Since tourists are increasingly worried about air pollution and its health implications, both local governments and the hospitality sector must prioritize air quality as a key differentiating factor. The state of air quality as well as the efforts put in place towards improving it can substantially affect the image of a destination.
By paying close attention and monitoring air quality, touristic regions and accommodation businesses are sending a clear meaningful message: they care about their visitors’/guests’ health and well-being, and are doing their best for them to feel safe.
Accurate real-time air quality data can help identify the most appropriate solutions should undesirable pollutant levels be detected in certain spaces – such as implementing location-based measures or adjusting ventilation/filtration strategies. Plus, deploying an indoor air quality network can help accommodation businesses obtain relevant green building certifications that can be leveraged as a competitive advantage to attract more guests.
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High levels of CO2 reduce memory, impair concentration and lower decision-making capabilities in students, negatively affecting their academic performance and their health.
Air pollution increases sick leave rates as it contributes to the spread of airborne viruses and worsens existing respiratory conditions like asthma and allergies. As a matter of fact, a 1,000 parts per million (ppm) increase above ambient levels of CO2 has been linked to a 10-20% increase in days away from school.
Besides budget constraints, lack of awareness has been preventing real change regarding air quality monitoring in schools. However, in the aftermath of the pandemic, the paradigm has started to shift. Since students spend most of the weekdays in a classroom setting, providing a safe learning and teaching environment must be a priority for schools.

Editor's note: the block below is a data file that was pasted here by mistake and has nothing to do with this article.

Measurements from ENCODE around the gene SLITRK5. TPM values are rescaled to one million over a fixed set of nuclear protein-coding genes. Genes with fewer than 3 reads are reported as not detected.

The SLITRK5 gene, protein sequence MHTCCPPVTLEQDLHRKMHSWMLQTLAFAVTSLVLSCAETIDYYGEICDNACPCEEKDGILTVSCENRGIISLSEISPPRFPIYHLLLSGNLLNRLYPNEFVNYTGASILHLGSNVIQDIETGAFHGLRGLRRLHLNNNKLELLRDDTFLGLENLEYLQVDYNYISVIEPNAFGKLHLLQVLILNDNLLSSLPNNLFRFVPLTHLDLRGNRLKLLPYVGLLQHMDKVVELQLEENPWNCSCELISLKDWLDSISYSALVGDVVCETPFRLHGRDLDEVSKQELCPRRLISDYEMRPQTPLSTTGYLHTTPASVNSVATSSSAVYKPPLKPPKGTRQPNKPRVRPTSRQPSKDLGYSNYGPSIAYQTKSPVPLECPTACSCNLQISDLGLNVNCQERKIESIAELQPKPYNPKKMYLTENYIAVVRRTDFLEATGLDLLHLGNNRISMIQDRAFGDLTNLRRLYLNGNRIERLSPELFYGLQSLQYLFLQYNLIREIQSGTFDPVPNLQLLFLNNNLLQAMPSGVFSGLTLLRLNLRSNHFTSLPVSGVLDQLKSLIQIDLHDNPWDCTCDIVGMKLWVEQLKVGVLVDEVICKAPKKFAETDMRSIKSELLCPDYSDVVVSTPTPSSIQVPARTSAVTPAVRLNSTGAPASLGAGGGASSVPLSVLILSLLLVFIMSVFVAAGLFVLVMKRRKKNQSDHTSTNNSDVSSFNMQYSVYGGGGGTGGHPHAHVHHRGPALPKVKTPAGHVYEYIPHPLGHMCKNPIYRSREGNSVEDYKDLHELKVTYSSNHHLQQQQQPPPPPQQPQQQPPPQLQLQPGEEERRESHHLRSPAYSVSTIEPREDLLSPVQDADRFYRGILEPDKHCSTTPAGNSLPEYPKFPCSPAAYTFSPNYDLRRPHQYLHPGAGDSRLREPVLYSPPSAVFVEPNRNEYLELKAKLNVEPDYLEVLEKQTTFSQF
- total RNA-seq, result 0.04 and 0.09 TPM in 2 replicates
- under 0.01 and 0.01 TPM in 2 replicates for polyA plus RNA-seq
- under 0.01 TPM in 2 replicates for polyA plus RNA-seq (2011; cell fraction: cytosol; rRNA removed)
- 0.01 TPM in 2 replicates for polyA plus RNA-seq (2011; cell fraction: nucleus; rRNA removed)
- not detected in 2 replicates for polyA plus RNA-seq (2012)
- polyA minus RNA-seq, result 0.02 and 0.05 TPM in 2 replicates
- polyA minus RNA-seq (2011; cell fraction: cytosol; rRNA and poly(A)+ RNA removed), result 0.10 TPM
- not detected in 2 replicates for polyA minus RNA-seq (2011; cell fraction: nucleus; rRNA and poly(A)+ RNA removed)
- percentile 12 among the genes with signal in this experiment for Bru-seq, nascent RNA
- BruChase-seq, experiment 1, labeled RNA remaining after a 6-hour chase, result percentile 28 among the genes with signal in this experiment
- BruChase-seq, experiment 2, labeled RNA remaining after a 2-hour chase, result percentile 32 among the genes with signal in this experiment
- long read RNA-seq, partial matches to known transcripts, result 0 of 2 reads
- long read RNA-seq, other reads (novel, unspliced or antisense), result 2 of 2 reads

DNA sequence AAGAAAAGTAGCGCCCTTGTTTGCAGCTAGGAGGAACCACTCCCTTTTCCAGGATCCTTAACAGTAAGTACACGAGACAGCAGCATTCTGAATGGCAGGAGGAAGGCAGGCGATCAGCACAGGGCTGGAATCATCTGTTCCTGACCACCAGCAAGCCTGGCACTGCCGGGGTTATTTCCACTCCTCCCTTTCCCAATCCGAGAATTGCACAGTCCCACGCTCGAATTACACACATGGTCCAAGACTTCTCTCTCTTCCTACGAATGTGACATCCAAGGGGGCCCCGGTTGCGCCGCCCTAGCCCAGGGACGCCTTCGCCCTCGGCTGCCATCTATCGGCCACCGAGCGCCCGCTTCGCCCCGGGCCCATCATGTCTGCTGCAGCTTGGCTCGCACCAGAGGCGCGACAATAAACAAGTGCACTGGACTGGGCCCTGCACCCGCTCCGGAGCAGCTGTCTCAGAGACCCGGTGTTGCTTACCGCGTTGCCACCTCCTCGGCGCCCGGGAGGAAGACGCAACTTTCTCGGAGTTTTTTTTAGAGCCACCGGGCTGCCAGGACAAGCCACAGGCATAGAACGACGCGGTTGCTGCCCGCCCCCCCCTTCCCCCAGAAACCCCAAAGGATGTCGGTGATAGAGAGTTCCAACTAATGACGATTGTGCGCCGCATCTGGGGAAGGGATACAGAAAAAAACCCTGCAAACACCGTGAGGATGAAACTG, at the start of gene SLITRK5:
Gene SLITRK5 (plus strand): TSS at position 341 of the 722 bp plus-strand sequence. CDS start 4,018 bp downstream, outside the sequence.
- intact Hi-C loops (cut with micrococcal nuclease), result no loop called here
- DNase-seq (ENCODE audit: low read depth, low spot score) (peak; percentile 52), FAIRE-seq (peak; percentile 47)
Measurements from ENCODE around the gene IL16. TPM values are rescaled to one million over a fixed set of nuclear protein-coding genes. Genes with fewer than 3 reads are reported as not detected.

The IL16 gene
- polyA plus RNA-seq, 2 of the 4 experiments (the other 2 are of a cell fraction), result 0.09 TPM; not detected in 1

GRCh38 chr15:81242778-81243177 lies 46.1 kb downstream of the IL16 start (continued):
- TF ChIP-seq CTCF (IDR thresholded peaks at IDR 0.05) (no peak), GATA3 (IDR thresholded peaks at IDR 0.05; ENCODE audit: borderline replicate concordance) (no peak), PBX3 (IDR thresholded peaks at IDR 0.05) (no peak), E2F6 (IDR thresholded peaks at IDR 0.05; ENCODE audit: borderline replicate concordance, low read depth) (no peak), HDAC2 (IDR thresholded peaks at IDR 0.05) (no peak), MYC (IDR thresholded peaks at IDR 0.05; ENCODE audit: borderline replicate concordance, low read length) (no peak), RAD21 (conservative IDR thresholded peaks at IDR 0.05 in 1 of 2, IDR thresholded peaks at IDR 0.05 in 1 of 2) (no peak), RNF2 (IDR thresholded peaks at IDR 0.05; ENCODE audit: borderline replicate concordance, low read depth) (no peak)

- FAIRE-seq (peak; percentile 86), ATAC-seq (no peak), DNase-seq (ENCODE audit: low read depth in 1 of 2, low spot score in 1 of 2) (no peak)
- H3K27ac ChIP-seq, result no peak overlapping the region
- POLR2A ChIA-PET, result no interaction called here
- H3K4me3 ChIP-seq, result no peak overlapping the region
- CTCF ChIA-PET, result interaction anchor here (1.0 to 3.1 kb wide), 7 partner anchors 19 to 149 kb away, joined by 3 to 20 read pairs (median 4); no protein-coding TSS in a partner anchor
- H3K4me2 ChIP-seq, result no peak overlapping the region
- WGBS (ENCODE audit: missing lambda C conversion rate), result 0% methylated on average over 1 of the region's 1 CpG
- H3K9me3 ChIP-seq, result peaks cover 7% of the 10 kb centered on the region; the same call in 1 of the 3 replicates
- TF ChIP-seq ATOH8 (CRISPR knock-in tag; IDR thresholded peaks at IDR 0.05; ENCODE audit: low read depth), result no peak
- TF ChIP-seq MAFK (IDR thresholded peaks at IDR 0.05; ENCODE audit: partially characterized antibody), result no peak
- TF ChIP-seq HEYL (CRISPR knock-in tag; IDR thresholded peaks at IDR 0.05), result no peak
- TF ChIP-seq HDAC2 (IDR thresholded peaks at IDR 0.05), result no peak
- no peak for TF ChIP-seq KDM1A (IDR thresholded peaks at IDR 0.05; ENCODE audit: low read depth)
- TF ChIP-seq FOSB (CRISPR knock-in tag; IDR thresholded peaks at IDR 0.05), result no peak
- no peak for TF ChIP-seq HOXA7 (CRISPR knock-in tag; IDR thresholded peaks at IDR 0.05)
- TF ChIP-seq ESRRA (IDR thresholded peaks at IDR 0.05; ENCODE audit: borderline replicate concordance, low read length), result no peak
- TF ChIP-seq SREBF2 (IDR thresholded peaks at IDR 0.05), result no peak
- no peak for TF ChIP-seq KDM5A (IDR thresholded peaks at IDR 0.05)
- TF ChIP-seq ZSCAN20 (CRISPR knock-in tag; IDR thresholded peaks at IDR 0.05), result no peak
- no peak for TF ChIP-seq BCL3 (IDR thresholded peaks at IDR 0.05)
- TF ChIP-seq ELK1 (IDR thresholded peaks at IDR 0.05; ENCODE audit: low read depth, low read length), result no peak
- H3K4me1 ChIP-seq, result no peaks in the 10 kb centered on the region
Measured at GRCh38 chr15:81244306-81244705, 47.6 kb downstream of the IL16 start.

By deploying a monitoring system within their premises and gathering relevant real-time insights, schools can assess air quality, identify where improvements are needed (heating, ventilation, purification, etc.), and take the right actions to tackle specific pollution sources.
Not only does a decrease in the risk of exposure to air pollution reduce airborne diseases transmission, as well as respiratory complications related to asthma and allergies, but it has also been associated with faster and more accurate student responses for choice reaction, color vigilance, picture memory and word recognition.
Poor air quality compromises workers’ health and costs the global economy $225 billion in lost labor income. In the UK alone, it is responsible for 3 million sick days annually.
The manufacturing and logistics workers are the most vulnerable to dangerous levels of dust and toxic particles. Evidence shows that constant exposure to air pollution can exacerbate health conditions, leading to increased presenteeism and absenteeism, and, ultimately, to reduced life expectancy.
There is an undeniable link between human health and the economy’s resilience, as the pandemic has so noticeably highlighted. Economic prosperity is highly dependent on a healthy workforce.
According to a modeling framework developed by Public Health England, 1 µg/m3 reduction in fine particulate matter (PM2.5) could prevent around 50,900 cases of coronary heart disease, 16,500 strokes, 9,300 cases of asthma and 4,200 lung cancers over an 18-year period.
Implementing an air quality monitoring system in factories to drive measures aimed at minimizing pollutant concentration risks has the potential to contribute to workers’ well-being and, at the same time, bring productivity gains.